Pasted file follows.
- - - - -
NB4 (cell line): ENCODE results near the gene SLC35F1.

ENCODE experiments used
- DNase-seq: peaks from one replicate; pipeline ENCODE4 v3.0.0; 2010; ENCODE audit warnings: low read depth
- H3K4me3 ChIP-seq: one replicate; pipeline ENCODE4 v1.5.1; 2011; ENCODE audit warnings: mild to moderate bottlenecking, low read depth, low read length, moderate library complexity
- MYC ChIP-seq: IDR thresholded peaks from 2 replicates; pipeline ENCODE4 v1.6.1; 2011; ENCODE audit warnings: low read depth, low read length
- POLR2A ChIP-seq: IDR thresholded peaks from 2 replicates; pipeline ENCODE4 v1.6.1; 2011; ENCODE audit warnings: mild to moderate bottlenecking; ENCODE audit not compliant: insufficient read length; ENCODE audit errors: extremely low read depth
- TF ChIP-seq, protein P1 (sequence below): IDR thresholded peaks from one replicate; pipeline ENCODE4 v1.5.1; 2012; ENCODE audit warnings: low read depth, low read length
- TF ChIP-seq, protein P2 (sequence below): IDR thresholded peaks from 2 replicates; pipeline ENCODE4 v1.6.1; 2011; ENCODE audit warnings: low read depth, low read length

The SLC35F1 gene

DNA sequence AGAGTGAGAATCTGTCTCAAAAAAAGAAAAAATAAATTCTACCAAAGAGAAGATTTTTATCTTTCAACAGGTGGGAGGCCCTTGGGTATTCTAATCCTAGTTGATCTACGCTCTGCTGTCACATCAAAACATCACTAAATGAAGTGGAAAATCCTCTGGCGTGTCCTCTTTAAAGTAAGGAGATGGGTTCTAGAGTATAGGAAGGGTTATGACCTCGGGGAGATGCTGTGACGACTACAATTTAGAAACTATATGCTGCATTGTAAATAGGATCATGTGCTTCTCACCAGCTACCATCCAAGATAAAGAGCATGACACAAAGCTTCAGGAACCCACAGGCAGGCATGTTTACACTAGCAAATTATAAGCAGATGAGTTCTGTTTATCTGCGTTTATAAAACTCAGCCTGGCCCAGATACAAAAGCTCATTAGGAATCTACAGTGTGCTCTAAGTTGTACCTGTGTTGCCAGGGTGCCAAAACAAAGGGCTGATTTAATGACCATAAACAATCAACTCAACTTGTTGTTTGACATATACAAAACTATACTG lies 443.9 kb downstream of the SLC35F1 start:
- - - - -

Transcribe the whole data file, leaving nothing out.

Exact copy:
NB4 (cell line): ENCODE results near the gene SLC35F1.

ENCODE experiments used
- DNase-seq: peaks from one replicate; pipeline ENCODE4 v3.0.0; 2010; ENCODE audit warnings: low read depth
- H3K4me3 ChIP-seq: one replicate; pipeline ENCODE4 v1.5.1; 2011; ENCODE audit warnings: mild to moderate bottlenecking, low read depth, low read length, moderate library complexity
- MYC ChIP-seq: IDR thresholded peaks from 2 replicates; pipeline ENCODE4 v1.6.1; 2011; ENCODE audit warnings: low read depth, low read length
- POLR2A ChIP-seq: IDR thresholded peaks from 2 replicates; pipeline ENCODE4 v1.6.1; 2011; ENCODE audit warnings: mild to moderate bottlenecking; ENCODE audit not compliant: insufficient read length; ENCODE audit errors: extremely low read depth
- TF ChIP-seq, protein P1 (sequence below): IDR thresholded peaks from one replicate; pipeline ENCODE4 v1.5.1; 2012; ENCODE audit warnings: low read depth, low read length
- TF ChIP-seq, protein P2 (sequence below): IDR thresholded peaks from 2 replicates; pipeline ENCODE4 v1.6.1; 2011; ENCODE audit warnings: low read depth, low read length

The SLC35F1 gene

DNA sequence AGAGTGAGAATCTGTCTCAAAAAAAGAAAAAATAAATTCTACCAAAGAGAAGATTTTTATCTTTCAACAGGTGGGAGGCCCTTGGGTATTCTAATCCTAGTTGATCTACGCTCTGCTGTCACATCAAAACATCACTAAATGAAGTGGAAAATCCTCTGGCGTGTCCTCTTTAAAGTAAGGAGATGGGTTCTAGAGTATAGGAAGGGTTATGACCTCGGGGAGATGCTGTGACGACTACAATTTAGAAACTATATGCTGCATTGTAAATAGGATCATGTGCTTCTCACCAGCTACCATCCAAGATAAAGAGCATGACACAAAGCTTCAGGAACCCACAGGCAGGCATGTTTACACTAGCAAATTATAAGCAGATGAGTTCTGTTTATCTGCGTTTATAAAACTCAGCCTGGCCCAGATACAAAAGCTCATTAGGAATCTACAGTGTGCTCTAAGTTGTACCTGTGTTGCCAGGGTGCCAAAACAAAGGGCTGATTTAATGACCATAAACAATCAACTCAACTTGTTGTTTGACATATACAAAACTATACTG lies 443.9 kb downstream of the SLC35F1 start: